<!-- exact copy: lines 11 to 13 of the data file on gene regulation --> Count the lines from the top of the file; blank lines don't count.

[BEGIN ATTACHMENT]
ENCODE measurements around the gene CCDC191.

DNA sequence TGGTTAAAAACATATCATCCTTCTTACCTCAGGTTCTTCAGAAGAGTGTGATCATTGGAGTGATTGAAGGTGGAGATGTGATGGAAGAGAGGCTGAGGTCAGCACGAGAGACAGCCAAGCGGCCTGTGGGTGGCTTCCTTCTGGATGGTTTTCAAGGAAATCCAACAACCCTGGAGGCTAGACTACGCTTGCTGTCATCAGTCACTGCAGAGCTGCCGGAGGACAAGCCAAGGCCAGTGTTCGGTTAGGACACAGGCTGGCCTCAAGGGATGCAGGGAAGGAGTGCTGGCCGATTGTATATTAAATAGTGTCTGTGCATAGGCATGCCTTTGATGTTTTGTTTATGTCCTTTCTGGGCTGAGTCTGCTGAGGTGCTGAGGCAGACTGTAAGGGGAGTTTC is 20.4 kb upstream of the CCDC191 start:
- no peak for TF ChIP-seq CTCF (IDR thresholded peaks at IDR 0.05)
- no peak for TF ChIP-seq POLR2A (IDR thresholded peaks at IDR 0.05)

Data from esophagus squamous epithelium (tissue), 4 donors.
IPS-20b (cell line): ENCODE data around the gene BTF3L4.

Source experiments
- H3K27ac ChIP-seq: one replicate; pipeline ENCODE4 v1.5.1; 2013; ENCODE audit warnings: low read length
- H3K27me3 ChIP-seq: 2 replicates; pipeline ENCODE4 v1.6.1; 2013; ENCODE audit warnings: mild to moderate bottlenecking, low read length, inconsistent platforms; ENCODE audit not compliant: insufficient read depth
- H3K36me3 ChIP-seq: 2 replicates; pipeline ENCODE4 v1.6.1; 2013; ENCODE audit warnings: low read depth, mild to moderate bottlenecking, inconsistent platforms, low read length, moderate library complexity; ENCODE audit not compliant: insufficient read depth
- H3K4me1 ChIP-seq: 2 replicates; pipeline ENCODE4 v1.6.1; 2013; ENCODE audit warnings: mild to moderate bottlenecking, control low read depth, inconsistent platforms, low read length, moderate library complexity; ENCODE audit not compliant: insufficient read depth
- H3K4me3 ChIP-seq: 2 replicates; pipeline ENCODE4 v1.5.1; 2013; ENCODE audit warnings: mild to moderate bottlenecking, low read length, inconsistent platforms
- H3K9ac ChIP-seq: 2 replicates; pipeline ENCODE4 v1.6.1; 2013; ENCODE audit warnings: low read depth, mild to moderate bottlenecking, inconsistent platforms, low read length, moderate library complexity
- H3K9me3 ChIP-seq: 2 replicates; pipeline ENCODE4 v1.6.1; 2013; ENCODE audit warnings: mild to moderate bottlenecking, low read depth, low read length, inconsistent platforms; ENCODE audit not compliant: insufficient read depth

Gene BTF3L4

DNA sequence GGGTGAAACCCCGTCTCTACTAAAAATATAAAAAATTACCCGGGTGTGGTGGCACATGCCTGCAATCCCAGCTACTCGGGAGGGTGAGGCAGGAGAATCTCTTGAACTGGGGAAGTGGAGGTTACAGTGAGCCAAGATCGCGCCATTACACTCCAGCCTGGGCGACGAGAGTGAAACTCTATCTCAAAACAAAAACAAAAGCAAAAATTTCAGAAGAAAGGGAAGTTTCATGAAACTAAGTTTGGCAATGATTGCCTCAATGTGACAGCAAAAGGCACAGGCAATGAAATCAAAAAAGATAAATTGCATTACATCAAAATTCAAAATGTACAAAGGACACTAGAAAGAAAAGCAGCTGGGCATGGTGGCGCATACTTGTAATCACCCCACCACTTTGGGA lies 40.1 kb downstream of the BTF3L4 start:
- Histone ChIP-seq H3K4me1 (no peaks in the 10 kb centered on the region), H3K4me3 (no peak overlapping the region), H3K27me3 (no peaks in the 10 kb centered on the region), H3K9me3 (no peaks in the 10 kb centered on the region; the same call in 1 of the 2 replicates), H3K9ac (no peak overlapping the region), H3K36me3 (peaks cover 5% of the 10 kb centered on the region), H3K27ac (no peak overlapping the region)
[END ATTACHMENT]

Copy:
- H3K4me1 ChIP-seq: 2 replicates; pipeline ENCODE4 v1.6.1; 2013; ENCODE audit warnings: mild to moderate bottlenecking, control low read depth, inconsistent platforms, low read length, moderate library complexity; ENCODE audit not compliant: insufficient read depth
- H3K4me3 ChIP-seq: 2 replicates; pipeline ENCODE4 v1.5.1; 2013; ENCODE audit warnings: mild to moderate bottlenecking, low read length, inconsistent platforms
- H3K9ac ChIP-seq: 2 replicates; pipeline ENCODE4 v1.6.1; 2013; ENCODE audit warnings: low read depth, mild to moderate bottlenecking, inconsistent platforms, low read length, moderate library complexity